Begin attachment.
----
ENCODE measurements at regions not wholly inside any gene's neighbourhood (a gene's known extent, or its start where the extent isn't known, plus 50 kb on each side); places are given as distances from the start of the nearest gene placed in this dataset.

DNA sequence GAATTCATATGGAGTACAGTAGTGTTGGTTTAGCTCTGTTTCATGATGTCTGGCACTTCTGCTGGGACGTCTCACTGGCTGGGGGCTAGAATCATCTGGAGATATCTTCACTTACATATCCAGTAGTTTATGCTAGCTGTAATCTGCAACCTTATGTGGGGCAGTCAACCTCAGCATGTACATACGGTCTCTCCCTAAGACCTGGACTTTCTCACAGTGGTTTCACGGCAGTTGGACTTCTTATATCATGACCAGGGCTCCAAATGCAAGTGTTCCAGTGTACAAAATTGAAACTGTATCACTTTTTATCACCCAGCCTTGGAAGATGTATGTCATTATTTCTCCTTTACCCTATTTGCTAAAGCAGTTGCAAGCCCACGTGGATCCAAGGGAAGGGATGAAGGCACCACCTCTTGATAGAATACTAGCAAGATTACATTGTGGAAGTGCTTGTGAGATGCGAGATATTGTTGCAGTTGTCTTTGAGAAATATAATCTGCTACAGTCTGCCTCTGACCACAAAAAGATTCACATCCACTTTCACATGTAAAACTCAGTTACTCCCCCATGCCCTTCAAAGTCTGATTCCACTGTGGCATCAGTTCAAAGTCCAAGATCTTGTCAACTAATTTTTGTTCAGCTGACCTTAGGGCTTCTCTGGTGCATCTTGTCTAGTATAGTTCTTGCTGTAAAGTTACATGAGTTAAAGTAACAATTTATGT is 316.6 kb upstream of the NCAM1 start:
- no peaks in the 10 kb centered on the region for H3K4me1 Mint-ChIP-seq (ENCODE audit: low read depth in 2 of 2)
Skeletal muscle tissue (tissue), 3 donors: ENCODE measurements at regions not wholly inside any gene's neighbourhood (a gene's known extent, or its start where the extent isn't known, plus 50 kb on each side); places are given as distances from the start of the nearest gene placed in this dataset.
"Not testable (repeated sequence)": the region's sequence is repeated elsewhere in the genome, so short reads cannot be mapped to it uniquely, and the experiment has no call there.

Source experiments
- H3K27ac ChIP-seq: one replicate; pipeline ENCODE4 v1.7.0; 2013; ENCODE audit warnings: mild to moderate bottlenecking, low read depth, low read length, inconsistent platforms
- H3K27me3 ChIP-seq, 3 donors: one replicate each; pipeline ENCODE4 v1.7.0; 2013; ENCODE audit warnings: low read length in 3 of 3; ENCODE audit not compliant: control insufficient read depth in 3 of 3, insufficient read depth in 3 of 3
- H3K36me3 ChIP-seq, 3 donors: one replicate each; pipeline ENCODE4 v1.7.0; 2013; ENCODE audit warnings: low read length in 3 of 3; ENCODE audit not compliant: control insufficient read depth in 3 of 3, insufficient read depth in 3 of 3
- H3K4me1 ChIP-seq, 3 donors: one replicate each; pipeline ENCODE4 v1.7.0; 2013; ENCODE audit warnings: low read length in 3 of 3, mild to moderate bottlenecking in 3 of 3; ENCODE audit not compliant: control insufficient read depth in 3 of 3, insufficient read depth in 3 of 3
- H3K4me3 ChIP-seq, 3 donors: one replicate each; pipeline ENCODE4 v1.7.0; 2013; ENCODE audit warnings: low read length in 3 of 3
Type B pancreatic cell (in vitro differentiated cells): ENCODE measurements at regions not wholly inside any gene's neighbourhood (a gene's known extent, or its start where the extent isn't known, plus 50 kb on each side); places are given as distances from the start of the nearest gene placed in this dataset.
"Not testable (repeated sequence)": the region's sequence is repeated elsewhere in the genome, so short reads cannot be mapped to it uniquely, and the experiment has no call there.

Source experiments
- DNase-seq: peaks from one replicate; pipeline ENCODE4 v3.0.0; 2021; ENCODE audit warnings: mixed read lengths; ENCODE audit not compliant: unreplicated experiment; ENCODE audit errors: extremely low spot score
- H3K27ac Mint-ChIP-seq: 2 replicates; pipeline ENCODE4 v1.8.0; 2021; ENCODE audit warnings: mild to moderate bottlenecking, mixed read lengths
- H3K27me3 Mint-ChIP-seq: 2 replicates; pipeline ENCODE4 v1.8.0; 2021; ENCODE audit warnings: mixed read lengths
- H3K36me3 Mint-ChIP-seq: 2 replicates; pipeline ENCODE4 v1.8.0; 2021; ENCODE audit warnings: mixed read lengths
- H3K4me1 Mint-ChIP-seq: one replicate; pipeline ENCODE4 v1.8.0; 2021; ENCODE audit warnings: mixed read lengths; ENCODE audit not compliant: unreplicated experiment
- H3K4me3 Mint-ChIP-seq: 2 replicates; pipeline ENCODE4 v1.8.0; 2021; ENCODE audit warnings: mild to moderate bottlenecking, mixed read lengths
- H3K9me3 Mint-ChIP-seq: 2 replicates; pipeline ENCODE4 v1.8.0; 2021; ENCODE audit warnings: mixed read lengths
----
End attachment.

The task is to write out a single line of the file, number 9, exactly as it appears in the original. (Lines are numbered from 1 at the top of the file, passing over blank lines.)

- H3K36me3 ChIP-seq, 3 donors: one replicate each; pipeline ENCODE4 v1.7.0; 2013; ENCODE audit warnings: low read length in 3 of 3; ENCODE audit not compliant: control insufficient read depth in 3 of 3, insufficient read depth in 3 of 3